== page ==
The Persian Gulf region was still regarded as an area of vital importance to the US during the Cold War. Three Cold War American presidential doctrines (the Truman, Eisenhower, and Nixon Doctrines) played roles in forming the Carter Doctrine. The Truman Doctrine, which stated that the US would send military aid to countries threatened by Soviet communism, was used to strengthen both Iran and Saudi Arabia's security. In October 1950, President Truman wrote to Ibn Saud that "the United States is interested in the preservation of the independence and territorial integrity of Saudi Arabia. No threat to your Kingdom could occur which would not be a matter of immediate concern to the United States."[8]

The Eisenhower Doctrine called for US troops to be sent to the Middle East to defend US allies against their Soviet-backed adversaries. Ultimately, the Nixon Doctrine's application provided military aid to Iran and Saudi Arabia so that US allies could ensure peace and stability there. In 1979, the Iranian Revolution and the Soviet intervention of Afghanistan prompted the restatement of US interests in the region in the form of the Carter Doctrine.[9] The Yemenite War of 1979, with Soviet support to South Yemen, may also have been a "smaller shock" contributing to the crisis of that year, and Carter's foreign policy shift.[10] National Security Advisor Zbigniew Brzezinski advised President Carter that the United States's "greatest vulnerability" lay on an arc "stretching from Chittagong through Islamabad to Aden." Henry Kissinger gave Carter similar advice.[11]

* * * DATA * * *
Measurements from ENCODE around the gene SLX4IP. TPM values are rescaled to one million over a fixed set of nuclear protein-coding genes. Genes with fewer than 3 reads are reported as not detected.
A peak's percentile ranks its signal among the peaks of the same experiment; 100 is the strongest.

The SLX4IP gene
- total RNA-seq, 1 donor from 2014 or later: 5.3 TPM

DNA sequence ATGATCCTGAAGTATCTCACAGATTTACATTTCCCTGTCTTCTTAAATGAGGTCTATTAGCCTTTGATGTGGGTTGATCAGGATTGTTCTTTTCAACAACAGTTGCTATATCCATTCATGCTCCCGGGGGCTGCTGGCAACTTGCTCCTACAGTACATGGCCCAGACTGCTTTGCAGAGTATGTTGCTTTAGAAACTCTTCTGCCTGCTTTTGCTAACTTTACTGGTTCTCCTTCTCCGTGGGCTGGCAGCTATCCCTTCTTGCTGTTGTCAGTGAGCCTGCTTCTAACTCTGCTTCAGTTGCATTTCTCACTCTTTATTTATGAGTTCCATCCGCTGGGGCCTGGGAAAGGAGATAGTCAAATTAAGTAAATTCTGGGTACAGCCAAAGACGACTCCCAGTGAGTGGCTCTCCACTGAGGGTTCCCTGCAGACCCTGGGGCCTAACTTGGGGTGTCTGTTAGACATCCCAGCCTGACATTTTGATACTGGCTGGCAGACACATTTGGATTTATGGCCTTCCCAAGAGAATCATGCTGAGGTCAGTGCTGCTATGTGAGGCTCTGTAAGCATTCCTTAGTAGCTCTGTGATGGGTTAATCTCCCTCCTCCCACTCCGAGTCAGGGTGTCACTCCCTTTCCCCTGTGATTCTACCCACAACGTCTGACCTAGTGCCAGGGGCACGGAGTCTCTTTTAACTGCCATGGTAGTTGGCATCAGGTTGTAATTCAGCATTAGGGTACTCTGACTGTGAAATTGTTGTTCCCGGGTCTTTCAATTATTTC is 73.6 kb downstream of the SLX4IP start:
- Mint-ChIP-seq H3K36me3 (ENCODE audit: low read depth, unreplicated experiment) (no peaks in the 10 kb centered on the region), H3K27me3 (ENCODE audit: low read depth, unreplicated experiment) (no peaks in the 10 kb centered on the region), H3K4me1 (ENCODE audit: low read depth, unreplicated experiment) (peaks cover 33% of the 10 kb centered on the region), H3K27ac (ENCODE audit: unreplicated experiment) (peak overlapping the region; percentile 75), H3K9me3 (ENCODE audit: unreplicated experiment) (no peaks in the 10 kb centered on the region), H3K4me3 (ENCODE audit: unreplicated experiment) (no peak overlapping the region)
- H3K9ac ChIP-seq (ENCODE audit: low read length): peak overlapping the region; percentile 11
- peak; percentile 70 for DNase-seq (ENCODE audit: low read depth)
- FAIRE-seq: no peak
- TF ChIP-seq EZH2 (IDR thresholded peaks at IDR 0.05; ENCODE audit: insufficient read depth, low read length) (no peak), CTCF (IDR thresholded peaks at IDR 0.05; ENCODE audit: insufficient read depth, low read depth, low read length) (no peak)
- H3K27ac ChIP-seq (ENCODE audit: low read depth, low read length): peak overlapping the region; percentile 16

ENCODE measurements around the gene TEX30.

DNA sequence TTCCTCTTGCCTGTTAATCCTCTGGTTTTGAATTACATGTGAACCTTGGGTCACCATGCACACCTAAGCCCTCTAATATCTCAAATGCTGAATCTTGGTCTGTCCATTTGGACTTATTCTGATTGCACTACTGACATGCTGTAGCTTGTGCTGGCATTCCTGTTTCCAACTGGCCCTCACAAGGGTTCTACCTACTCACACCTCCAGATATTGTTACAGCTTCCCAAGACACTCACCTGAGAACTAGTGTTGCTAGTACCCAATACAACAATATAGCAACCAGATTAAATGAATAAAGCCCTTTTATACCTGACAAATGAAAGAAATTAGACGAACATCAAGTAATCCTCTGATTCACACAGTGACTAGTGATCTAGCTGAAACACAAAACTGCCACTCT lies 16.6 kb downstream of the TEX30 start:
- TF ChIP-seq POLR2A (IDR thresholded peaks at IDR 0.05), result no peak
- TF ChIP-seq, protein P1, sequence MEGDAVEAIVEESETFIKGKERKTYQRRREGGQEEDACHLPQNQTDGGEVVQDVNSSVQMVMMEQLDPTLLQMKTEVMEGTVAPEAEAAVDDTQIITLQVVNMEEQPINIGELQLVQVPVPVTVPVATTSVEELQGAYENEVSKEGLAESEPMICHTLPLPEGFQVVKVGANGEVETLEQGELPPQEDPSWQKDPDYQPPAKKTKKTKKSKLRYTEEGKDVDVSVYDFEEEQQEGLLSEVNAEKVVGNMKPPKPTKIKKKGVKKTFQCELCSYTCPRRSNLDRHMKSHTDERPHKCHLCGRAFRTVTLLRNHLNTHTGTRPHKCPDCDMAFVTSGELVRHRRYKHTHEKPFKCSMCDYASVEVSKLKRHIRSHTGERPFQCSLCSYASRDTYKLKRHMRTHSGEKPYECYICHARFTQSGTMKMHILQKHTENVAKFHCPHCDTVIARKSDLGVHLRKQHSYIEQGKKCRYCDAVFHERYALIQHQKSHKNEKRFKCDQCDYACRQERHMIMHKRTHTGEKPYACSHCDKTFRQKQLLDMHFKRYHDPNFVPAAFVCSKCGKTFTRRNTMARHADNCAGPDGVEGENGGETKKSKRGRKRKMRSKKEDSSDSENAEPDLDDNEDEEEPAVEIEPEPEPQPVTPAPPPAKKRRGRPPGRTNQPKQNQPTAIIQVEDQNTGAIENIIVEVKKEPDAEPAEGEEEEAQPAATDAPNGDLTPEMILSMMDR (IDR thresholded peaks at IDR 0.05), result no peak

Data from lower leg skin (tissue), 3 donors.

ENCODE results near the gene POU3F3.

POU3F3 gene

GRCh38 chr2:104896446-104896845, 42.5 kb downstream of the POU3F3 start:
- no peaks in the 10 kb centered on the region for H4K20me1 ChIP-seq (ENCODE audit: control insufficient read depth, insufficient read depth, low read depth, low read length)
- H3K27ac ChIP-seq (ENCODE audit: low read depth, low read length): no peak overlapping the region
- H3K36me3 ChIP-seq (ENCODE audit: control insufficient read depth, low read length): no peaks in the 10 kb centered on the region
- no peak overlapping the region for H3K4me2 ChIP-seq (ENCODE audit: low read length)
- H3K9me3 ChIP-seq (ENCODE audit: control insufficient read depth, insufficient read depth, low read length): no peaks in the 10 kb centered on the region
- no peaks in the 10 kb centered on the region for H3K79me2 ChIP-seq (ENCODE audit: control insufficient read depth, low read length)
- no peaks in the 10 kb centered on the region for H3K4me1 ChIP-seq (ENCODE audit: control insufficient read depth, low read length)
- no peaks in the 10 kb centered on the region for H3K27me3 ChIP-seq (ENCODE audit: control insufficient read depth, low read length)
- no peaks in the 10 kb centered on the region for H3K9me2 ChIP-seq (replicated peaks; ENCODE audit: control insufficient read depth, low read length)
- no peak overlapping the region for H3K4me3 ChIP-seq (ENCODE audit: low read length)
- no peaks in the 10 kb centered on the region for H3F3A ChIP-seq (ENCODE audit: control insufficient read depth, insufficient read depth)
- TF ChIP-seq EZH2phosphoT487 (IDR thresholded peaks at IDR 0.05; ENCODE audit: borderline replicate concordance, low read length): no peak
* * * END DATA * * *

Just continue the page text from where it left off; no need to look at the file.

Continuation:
In July 1979, responding to a national energy crisis that resulted from the Iranian Revolution, President Carter delivered his "Crisis of Confidence" speech, urging Americans to reduce their energy use to help lessen American dependence on foreign oil supplies.[12] Recently, some scholars have claimed that Carter's energy plan, if it had been fully enacted, would have prevented some of the current economic difficulties caused by the American dependency on foreign oil.[13]

The 1979 oil crisis also led to a vast surge in energy wealth for the oil-rich Soviet Union, which along the lines of resource curse literature, has been hypothesized to have caused the boldness of Soviet Politburo in the intervention in the first place.[14] Previously, the Soviet Union's "Third World" strategy combined largely cautious support of revolutions with covert action. However, the invasion of Afghanistan indicated that Soviet policy had become more direct and belligerent. This was seen to advance a long-term Soviet geopolitical goal, the acquisition of strategic presence on the Indian Ocean, closer to the realm of possibility.[14] This caused previous critics of containment policy to become some of its major supporters.

Over the course of January 1980 in response to the Afghan intervention, Carter withdrew the SALT II treaty from consideration before the Senate,[15] recalled the US Ambassador Thomas J. Watson from Moscow,[16] curtailed grain sales to the Soviet Union,[17] and suspended high-technology exports to the Soviet Union.[17][14]

The doctrine

United States President Jimmy Carter